Today, advertisements such as Aerie’s #AerieREAL campaign are attempting to change the narrative. After the company decided to stop retouching its models in 2014, Aerie’s sales increased by 32 percent in the first quarter of 2016. This challenges older ads that focused solely on thin women.
Advertisements holding women’s bodies to impossible physical standards also continue to abound, despite movements such as the Aerie campaign. Scantily clad women continue to sell anything from hamburgers to gym memberships. For example, Saint Laurent’s spring 2017 ad campaign centred on “porno chic.” In these advertisements, barely-dressed women modelled clothes in humiliating sexual poses.
Besides the sexual overtones, there’s another issue with ads such as Saint Laurent’s. Women are constantly bombarded by images of impossible body standards. We know by now that this can aid in the development of severe eating disorders among women. Even children as young as five or six have lamented being “fat” or having to go on diets. Once the eating disorder takes hold, it creates a difficult pattern to break, and can even be deadly.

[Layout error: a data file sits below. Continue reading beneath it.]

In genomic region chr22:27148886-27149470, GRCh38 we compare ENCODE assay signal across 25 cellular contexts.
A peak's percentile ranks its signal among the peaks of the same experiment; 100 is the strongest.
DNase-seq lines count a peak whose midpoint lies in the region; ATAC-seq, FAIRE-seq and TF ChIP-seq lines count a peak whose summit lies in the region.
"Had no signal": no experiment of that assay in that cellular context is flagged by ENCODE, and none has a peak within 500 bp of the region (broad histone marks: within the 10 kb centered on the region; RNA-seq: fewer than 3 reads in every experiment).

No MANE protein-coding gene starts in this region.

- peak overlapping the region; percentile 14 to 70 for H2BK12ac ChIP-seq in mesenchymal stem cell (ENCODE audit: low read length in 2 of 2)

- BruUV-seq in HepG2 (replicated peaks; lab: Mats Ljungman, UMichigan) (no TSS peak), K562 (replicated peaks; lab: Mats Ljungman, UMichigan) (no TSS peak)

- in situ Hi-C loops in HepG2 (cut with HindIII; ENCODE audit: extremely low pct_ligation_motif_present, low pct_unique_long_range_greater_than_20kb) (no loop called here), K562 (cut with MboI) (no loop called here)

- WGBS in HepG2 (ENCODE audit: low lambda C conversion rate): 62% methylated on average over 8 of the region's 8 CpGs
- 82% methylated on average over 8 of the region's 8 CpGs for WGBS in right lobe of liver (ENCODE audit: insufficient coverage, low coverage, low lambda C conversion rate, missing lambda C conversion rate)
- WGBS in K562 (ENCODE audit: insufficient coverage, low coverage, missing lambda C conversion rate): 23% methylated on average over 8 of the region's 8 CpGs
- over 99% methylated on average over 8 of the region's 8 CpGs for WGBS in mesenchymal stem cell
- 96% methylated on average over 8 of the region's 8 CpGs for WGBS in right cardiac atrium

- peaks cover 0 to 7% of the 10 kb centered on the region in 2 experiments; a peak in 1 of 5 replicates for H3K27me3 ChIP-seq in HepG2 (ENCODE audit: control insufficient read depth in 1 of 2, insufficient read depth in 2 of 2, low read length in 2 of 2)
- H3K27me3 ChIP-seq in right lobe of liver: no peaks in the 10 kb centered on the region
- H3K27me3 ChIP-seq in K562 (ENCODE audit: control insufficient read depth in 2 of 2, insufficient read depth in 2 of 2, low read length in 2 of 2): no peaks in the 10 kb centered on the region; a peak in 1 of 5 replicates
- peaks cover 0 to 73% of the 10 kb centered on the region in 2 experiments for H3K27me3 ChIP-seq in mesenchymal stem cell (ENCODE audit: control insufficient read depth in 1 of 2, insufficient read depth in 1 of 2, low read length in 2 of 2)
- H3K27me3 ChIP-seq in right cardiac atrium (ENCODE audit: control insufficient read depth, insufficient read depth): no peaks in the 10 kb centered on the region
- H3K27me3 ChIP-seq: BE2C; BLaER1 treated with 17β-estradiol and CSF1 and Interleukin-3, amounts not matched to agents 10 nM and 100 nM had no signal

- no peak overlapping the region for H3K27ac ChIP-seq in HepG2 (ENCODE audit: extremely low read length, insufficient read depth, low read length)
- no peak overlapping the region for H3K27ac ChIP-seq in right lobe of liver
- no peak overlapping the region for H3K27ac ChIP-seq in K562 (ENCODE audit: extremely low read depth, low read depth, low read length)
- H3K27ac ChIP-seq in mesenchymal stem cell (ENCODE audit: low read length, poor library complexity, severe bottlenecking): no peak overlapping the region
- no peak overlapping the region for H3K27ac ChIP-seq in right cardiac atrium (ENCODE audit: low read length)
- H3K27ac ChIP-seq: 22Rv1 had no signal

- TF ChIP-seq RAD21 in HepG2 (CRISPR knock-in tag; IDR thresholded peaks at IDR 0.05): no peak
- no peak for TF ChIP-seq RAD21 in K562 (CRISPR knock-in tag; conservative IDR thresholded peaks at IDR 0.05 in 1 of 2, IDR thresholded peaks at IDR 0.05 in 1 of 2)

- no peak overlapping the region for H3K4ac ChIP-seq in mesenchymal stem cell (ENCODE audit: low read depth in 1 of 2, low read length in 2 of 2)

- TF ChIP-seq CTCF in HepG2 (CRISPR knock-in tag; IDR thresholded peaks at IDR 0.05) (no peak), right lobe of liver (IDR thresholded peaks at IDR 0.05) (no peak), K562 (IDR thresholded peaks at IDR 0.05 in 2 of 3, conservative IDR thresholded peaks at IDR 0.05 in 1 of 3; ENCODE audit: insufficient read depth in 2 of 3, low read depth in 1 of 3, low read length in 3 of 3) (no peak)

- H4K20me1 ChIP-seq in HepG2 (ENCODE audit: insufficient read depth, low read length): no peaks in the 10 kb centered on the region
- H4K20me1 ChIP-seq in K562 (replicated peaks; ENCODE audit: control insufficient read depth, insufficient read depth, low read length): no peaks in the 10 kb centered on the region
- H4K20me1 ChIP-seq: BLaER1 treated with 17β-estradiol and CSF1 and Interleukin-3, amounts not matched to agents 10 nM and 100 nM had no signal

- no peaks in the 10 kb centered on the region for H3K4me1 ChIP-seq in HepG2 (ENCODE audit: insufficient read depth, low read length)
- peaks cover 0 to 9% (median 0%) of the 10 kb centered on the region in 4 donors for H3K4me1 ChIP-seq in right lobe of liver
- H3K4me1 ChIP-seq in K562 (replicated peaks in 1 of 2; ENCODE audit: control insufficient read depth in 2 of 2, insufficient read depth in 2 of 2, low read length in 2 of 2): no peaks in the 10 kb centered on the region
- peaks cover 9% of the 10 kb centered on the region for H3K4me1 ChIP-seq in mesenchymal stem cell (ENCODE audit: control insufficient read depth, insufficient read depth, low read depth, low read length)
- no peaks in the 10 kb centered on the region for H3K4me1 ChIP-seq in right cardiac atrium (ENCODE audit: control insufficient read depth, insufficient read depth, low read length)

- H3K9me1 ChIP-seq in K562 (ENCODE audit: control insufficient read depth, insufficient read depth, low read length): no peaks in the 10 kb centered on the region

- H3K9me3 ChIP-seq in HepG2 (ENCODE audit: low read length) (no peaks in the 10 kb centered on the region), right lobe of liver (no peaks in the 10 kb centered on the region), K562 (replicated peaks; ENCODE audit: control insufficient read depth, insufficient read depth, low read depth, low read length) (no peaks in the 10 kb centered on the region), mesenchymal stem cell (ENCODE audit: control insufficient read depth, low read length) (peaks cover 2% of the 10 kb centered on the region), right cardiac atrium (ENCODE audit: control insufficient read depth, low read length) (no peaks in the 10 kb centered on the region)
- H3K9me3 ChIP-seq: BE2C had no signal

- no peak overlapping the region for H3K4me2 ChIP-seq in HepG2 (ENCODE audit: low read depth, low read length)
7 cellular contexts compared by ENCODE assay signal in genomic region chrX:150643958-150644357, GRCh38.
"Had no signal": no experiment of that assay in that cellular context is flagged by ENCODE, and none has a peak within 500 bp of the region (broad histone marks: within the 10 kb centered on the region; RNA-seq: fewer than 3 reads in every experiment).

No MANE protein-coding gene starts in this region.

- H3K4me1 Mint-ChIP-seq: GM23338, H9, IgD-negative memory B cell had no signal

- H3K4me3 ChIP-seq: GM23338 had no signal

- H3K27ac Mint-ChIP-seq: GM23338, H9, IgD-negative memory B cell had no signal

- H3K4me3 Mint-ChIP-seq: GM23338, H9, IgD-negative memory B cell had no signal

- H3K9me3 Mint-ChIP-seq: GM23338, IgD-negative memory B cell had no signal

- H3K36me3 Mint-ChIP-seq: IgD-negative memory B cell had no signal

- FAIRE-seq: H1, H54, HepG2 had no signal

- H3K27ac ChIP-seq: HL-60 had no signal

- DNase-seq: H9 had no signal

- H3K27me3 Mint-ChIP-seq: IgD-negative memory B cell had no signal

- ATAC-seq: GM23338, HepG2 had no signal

Women as Objects
More ominously, advertisers continue to portray women not as people at all, but as mere objects. Ads such as Marsh and Parsons comparing a woman to an extension on a house, suggest that women are things to be owned, not human beings. Such imagery fuels acts of violence toward women, as depersonalisation allows abusers and rapists to do things to a woman things they would never dream of doing to someone they know.
In one disgusting 2012 ad, Belvedere Vodka seems to joke about rape. The advertisement shows a smiling man grabbing a scared-looking woman from behind. It includes the slogan, “Unlike some people, Belvedere always goes down smoothly.”
Have Things Grown Better With Time?
Considering that women now make up over half of the workplace and often earn the majority of household income, it’s perhaps weird that gender stereotypes in advertising continue to exist. Advertisers are STILL doing this but are almost always called out for it nowadays. Why can’t they just not put out a sexist ad to begin with? Seems like a total waste of money to not think about these things first, doesn’t it?